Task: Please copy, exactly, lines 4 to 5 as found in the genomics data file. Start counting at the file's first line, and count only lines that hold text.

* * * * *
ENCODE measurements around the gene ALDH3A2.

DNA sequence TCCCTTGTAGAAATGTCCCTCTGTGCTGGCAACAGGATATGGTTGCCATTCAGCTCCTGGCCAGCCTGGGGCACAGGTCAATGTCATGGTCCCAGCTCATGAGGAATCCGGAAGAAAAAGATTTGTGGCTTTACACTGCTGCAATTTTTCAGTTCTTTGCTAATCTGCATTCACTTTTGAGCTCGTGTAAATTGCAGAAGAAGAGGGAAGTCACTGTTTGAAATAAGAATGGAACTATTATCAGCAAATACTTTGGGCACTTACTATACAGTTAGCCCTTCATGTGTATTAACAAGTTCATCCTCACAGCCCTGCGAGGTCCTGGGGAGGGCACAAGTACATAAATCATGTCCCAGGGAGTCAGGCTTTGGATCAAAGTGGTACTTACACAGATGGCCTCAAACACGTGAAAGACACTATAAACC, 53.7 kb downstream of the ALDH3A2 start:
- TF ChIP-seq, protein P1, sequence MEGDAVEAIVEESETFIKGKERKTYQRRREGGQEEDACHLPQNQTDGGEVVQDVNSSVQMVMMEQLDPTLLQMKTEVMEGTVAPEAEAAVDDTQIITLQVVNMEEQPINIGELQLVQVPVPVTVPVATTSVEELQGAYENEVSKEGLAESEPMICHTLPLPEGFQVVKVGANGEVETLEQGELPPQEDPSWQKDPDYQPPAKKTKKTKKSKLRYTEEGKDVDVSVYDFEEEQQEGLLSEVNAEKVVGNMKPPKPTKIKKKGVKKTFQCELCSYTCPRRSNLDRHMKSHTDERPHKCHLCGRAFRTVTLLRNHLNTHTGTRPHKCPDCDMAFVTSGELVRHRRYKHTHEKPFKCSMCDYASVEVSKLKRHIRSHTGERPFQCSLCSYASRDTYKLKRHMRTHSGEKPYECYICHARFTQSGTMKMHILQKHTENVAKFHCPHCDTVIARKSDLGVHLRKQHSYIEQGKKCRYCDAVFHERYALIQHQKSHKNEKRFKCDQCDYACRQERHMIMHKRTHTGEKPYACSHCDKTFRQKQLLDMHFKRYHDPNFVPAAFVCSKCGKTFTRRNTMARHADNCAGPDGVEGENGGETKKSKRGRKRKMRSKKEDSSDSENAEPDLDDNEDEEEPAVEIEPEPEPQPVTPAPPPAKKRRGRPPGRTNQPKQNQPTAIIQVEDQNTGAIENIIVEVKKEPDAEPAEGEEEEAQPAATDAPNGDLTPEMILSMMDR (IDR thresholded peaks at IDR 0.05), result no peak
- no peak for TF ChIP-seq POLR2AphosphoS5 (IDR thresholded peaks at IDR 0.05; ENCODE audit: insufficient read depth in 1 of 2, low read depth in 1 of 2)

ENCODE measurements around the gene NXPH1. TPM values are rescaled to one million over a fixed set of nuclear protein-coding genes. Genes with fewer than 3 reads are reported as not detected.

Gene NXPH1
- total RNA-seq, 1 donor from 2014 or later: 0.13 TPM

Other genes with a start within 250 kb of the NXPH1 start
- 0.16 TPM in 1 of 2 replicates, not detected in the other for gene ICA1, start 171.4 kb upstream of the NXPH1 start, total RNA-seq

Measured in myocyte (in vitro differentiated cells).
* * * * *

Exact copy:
- no peak for TF ChIP-seq POLR2AphosphoS5 (IDR thresholded peaks at IDR 0.05; ENCODE audit: insufficient read depth in 1 of 2, low read depth in 1 of 2)

ENCODE measurements around the gene NXPH1. TPM values are rescaled to one million over a fixed set of nuclear protein-coding genes. Genes with fewer than 3 reads are reported as not detected.